Guest Post written by: Kate Wilson
Europe’s great cities seem to be on just about every travel list in the world, and with good reason. Broadly speaking they’re beautiful, historic, and packed with vibrant culture and modern attractions alike. Even so, most guides and lists gloss over the details and focus on major sightseeing opportunities, famous establishments and the like.
I’m going to change things up a little bit in this brief guide to Dublin, tapping into some research to tell you how to enjoy the city like a true local.
1. Go Brunching
That’s right! Like many people around the world, you may think of Dublin as a place for pubs – and that reputation is certainly justified. The classic image of the “Irish pub” that has been replicated in cities all over the West, hails, in part, from some of the old establishments in this city. As much as the bar scene tends to thrive, however, it’s earlier meals that characterize local behavior. Said one local’s guide, brunch is a big thing in Ireland. The same guide went on to list some great spots in Dublin, including Taco Taco, Carluccio’s, and Bibi’s Café. Bibi’s, in particular, should be an appealing spot for tourists – an intimate, classic breakfast nook that describes itself on Google as an “eclectic restaurant” and offers takes on most popular brunch menu items.
2. Walk The Canal
Borrowing another tip from the aforementioned local’s guide, the canal in the Portobello area of town (that’s the name of the area) is a lovely place to walk about on a nice day. It’s by no means a major waterway, but it makes for a nice long stroll, and locals tend to be out and about. The Barge – a restaurant and pub on the corner where Charlemont Street crosses over the canal – is a particularly nice place to stop if you’d like to enjoy a pint in the middle of a walk (or at the end of it before heading back into town).
3. Hang Out At St. Stephens Green
When you look into park spaces in Dublin, you’re likely to find a lot of mentions of Phoenix Park. Over 350 years old as of a few years ago and known as one of the city’s best-loved free amenities, the park is considered a must-see area for tourists. There are wild deer, remnants of ancient settlements, striking monuments and small buildings – even the Dublin Zoo! While Phoenix Park should be seen, however, and is by no means exclusively for tourists, some might consider St. Stephen’s Green to be a little bit more authentic, for lack of a better word. Far smaller and more intimate than Phoenix Park but located in the thick of town, it’s a lovely place for a stroll, a winding jog (if you don’t mind doing laps rather than a full route), or to bring a small meal to enjoy.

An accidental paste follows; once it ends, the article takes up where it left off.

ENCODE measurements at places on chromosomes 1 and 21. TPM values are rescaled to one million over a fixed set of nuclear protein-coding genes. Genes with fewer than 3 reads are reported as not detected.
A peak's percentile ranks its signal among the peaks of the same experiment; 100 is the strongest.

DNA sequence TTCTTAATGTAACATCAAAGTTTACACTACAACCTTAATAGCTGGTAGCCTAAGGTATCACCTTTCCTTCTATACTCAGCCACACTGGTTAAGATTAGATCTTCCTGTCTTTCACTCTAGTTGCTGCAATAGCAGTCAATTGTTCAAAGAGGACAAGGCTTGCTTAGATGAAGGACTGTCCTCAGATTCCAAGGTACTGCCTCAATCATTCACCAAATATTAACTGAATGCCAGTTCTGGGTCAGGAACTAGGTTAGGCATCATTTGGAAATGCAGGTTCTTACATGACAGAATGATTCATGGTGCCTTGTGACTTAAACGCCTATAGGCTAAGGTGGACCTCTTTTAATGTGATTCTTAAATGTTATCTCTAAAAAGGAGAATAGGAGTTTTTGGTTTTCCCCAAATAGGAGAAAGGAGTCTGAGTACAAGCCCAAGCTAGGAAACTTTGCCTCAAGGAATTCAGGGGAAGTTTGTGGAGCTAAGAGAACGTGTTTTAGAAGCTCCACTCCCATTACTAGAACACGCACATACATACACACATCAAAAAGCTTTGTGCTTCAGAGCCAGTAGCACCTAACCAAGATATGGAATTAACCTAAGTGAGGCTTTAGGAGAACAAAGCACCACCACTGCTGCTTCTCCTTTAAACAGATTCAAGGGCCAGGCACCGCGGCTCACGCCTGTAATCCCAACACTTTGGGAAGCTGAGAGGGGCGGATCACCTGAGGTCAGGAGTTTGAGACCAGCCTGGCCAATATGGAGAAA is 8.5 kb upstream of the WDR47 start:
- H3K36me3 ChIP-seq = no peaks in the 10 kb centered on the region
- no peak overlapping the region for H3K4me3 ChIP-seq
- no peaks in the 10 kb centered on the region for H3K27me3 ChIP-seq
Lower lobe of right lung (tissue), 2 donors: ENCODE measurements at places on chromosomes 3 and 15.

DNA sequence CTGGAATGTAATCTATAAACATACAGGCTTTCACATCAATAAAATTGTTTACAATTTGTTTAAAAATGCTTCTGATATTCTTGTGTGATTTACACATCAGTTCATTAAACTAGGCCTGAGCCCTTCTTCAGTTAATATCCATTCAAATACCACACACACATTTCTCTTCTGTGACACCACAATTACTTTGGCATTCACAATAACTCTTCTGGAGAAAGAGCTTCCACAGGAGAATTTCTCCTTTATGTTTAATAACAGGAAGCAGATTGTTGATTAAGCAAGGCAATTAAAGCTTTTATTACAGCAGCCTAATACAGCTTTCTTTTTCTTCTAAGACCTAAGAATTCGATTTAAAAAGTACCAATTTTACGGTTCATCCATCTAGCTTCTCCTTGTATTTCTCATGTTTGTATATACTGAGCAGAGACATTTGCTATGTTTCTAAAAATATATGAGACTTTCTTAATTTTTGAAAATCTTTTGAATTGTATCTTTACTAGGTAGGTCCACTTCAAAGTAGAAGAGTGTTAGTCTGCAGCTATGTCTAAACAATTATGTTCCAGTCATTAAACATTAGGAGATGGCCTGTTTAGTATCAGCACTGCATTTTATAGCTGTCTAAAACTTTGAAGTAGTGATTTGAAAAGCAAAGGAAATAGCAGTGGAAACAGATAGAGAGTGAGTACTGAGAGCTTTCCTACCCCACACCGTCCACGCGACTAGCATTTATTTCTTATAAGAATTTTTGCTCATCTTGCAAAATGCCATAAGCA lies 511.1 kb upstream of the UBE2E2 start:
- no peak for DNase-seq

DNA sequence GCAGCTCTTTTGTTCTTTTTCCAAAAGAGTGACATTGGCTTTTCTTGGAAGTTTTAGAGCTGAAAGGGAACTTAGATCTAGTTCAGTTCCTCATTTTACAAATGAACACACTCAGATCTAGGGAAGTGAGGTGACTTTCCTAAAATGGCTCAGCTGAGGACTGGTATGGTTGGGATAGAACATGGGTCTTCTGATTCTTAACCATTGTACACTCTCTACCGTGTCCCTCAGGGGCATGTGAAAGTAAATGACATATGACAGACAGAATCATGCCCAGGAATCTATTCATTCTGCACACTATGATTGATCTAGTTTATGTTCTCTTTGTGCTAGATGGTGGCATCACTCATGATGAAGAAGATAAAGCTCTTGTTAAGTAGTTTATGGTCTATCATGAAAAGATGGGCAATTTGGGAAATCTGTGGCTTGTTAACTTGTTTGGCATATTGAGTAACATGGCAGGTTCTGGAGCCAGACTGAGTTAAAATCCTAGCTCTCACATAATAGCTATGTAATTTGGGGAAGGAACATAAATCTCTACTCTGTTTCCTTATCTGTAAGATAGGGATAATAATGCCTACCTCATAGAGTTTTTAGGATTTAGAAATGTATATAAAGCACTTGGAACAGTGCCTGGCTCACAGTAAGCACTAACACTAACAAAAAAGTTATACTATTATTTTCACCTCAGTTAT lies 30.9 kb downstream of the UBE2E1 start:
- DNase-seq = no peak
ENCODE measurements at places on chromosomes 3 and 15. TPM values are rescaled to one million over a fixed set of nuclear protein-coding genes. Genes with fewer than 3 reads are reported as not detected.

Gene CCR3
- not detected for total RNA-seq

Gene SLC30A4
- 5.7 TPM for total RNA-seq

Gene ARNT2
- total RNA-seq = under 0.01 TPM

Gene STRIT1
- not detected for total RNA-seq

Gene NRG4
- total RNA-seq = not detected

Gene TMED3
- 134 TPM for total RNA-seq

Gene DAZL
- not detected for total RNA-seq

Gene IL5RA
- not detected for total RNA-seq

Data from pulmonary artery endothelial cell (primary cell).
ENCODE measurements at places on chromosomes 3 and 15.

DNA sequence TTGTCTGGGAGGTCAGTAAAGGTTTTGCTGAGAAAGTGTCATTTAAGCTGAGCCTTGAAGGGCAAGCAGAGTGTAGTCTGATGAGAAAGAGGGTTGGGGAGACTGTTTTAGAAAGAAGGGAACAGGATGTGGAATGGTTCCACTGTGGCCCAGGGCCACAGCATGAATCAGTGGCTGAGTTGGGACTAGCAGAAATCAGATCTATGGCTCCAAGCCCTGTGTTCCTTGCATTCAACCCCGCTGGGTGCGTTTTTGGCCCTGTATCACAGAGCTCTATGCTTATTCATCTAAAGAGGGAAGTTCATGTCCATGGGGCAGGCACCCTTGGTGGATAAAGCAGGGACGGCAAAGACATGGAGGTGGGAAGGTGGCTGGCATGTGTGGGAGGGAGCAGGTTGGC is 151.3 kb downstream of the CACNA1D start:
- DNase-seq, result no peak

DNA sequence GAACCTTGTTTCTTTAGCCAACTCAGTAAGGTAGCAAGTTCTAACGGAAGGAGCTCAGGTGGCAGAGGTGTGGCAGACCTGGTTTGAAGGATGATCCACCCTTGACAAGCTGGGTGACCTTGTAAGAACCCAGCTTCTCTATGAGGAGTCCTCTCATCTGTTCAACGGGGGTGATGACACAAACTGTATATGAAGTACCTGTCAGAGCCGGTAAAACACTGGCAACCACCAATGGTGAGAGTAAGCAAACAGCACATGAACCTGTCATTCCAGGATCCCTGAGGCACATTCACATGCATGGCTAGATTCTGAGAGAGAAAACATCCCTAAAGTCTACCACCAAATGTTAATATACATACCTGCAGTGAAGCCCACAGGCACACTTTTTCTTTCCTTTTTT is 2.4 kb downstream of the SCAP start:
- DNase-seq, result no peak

4. See A Horse Race
If you’re looking for a particular activity to take in, you might consider horse racing, which is actually the sport that’s probably most deeply entrenched in Irish society. This may surprise some foreigners with a vague understanding of European sports who might expect more focus on soccer or rugby, but it’s certainly true for a lot of Dubliners. Horse racing is closely tied to the gambling history of the area, but remains a popular sporting activity for many locals whether or not they want to wager on outcomes. Specifically you’ll want to check out Leopardstown Racecourse a short distance south of central Dublin. No matter the size or prestige of the races on a given day, it’s a nice time out, and an activity that connects you to the culture and history of the city.
5. Try The Chip Shops
When you’re looking into a visit to any major city and food comes up, you tend to see two things in abundance: general overviews of the types of cuisine available, and lists of expensive fine dining spots to try. Both can be helpful, but if you’re looking for the more authentic experience (because it’s not as if the locals are dining out at five-star restaurants on a night-to-night basis), you might keep in mind that Dublin is known for its chip shops. These are affordable and casual fish ‘n’ chips places that can certainly rival those in the major English cities, where they tend to be a little bit more famous. Leo Burdock, off Fishamble Street near the River Liffey, is a particularly popular spot, but there are about a dozen chip shops at least that will leave you quite satisfied.
Hi gang! Kate wanted to share some travel focused content on the blog so that’s what 5 Ways to Enjoy Dublin like a Local is! Here are two things I want to say. 1) I LOVE getting a local perspective on the best ways to experience a city, and this post has some interesting suggestions. What’s the craic in Dublin? Spoiler: it involves brunch and going to the racetracks! 2) I traveled through Ireland for over a month last August, and I loved it so much, it was my first European city! I plan on returning this coming summer ’18 for an epic road trip.
Let us know in the comments if there’s something unique YOU experienced while traveling through Dublin that should be on the list! xo